Other artists have installed similarly ambitious worlds, each differing in scope and social framing. Haris Epaminonda Vol XXVII is a mixed-media metaphysical installation. Working with ceramics, words and sculpture, the artist traps the viewer in a series of historical meanings that exert their power and delicately invite the viewer to reflect on ancient systems of thought, ultimately arriving at a deeper awareness of time and history. Suspending pillars and color schemes that recall historical touchstones and schools of thought, Epaminonda’s work brings up striking conversations around points of origin and how varying world views might function in tandem. Elsewhere, artist Anthea Hamilton had reprised her work from The New Life, a solo show at Vienna Secession, to explore architecture, the representation of bodies, and the cultures that suspend them.
By contrast, artist Shilpa Gupta’s sound installation For You, In your tongue, I cannot fit, a work that addresses the violence of censorship through a symphony of registered voices that speak the verses of poems of 100 poets and movers that were imprisoned for their work. These include: “do you have a message for the blowing winds? To be delivered to far places…?” By Ahmad Jaiad, detained from 1923,1937 or “Firm like the Himalayas, we never bowed down” by Go Parasad Rimal, detained in 1940. The installation features 100 microphones suspended from the ceiling across the room, as well. The words are spoken and sung in multiple languages and the texts are printed on paper to be read, suggesting a proposal for bringing these voices together into the universality of human nature.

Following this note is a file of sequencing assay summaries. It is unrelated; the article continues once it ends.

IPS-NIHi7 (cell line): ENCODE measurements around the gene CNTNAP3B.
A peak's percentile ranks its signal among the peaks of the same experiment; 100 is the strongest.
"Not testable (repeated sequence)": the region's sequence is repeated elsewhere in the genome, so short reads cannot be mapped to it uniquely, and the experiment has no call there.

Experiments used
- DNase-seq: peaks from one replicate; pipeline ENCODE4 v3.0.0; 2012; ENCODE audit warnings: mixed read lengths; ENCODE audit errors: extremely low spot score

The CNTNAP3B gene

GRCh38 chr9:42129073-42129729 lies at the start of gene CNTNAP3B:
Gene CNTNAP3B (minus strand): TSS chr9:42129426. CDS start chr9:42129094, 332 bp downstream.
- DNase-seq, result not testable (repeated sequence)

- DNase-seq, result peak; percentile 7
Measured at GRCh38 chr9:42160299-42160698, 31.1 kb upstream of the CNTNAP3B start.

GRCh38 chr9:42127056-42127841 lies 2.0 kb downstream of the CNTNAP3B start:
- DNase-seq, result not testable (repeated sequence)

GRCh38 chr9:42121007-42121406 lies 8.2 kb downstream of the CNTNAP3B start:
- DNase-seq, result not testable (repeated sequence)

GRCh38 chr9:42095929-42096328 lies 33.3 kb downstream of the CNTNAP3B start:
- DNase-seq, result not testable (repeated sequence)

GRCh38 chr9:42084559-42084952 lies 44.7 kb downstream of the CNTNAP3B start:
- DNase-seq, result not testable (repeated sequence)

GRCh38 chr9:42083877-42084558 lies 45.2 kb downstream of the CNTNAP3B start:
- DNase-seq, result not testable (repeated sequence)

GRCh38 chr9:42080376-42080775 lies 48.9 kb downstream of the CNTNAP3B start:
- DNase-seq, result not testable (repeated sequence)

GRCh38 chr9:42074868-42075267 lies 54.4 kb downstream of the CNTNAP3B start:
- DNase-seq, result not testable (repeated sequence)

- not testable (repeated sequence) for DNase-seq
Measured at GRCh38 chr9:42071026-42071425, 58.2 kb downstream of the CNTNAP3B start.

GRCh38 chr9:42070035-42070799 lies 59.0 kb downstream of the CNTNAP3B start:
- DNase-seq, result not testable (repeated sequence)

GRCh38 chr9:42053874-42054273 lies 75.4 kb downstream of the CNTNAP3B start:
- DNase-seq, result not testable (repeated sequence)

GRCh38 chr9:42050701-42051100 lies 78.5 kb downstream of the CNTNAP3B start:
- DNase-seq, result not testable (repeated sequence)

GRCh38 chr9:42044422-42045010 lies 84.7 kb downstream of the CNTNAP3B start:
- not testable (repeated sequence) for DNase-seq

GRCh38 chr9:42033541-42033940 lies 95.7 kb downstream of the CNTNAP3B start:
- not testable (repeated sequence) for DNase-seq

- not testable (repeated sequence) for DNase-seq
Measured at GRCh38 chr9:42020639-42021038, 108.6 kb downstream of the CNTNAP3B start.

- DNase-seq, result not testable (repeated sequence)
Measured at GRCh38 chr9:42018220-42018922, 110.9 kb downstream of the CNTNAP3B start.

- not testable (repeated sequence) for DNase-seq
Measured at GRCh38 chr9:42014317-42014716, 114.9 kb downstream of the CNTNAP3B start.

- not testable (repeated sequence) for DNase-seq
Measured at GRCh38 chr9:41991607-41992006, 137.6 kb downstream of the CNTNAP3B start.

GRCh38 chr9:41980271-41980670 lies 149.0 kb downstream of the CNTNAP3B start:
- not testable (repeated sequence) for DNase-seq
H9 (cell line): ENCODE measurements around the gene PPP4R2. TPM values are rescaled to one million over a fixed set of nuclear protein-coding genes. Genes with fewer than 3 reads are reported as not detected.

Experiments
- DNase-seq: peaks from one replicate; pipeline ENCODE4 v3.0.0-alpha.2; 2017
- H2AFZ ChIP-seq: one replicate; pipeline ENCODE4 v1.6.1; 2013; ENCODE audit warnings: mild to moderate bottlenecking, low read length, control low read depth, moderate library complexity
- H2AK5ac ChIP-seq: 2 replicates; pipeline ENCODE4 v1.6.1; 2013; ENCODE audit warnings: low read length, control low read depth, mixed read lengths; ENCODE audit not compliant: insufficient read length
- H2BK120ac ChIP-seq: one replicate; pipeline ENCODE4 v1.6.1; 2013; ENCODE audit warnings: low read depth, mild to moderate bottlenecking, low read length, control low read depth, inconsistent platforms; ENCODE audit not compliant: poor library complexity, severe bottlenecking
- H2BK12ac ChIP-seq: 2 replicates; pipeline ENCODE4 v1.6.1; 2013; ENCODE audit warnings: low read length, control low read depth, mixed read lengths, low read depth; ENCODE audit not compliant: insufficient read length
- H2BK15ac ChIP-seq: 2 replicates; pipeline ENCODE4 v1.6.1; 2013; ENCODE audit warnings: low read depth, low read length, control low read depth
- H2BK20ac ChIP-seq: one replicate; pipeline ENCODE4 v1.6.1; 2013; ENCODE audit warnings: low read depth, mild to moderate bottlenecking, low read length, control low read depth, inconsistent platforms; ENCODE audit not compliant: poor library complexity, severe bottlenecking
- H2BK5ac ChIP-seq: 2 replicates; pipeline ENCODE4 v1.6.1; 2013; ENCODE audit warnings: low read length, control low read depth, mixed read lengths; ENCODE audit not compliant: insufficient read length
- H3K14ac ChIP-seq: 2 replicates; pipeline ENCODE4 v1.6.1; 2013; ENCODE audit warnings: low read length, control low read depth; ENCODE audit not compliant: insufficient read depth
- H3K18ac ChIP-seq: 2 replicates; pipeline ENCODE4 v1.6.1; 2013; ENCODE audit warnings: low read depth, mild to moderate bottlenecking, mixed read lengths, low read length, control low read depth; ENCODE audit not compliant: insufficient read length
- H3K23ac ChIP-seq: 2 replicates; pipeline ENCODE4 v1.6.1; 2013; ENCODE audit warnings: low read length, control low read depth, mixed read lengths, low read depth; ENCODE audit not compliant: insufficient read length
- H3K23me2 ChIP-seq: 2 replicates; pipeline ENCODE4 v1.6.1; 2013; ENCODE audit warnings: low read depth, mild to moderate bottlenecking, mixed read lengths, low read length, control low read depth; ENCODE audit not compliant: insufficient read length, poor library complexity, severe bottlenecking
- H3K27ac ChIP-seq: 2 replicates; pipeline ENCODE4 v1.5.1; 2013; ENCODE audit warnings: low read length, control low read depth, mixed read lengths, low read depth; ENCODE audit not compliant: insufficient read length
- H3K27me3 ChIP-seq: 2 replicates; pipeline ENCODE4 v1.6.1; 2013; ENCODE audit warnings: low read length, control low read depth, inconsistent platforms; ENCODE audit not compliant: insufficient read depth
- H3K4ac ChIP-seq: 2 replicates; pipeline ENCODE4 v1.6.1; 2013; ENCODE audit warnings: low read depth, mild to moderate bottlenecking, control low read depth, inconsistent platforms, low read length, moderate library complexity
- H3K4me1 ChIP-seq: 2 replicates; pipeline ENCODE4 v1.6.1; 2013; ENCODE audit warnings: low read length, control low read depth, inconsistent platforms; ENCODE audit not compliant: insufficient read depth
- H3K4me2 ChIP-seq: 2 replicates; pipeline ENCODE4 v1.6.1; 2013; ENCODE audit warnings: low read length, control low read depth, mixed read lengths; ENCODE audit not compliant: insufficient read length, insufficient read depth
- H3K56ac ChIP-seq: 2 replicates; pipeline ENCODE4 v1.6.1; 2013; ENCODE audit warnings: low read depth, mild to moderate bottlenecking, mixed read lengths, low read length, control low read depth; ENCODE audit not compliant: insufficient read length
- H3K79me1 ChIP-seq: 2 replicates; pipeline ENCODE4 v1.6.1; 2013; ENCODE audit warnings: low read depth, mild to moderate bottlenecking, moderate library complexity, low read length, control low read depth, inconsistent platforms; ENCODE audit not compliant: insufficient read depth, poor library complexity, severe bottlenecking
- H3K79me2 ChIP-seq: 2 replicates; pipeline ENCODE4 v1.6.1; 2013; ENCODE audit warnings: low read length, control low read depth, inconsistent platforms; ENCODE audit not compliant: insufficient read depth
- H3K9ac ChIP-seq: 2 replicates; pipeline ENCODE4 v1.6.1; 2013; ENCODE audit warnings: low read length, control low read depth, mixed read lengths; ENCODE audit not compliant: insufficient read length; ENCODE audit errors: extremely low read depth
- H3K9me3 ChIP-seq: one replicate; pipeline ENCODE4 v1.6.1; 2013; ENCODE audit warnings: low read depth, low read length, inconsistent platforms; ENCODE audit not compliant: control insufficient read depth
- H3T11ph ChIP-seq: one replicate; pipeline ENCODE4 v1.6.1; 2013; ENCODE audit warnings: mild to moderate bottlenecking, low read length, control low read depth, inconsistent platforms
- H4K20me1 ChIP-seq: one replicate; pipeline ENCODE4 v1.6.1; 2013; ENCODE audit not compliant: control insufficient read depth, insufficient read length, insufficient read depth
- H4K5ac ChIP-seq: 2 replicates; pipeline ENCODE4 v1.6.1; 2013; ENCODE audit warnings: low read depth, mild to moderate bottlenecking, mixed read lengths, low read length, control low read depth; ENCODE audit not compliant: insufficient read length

Also invested in the politics and history of struggle, Teresa Margolles examines, from a feminist perspective, the brutality of narco violence that afflicts Mexico. The work, titled The Search is an intervention with sound frequency that reproduces the sound of a train crossing the city. The works on view, panels covered with images of women disappeared in the city, vibrate at the sound of the passing train, turning the city into a theatre of femicide in the city, and pressing the viewer to reflect on individual power.
By contrast, the show also features ample video exploring otherworldly environs and concepts. Jon Rafman invites the viewer to reflect on the future of the world through an ironic portrayal of modern life in bizarrely mesmerizing form, a continuation of his Dream Journal series. He portrays a virtual urban space, dark and technological, populated by peculiar hybrid creatures combined with descriptions of lucid dreams and automatic writing. The universe he created extends into the space around the viewer, inviting a reflection on notions of what constitutes reality. Similarly, Ed Atkins’s video works create a bizarre juxtaposition of forms and movements, further pushing the sense of the absurd and otherworldly in exchange with the real-world crises around us.
This sense of juxtaposition and slippage is perhaps what gives the show its most potent charge, a selection of works drawing on the tensions of the modern world, and exploring ways to both live in, work with, and maneuver around its most poignant challenges. The show gives art a function which is both that of generating critical insight and providing aesthetic pleasure to the viewers, all centered around the artist’s ability to turn our view of the world on its head, or create a new one entirely.
The exhibition is open through November 24th.
— D. Fenicia and D. Creahan
Venice Biennale [Exhibition Site]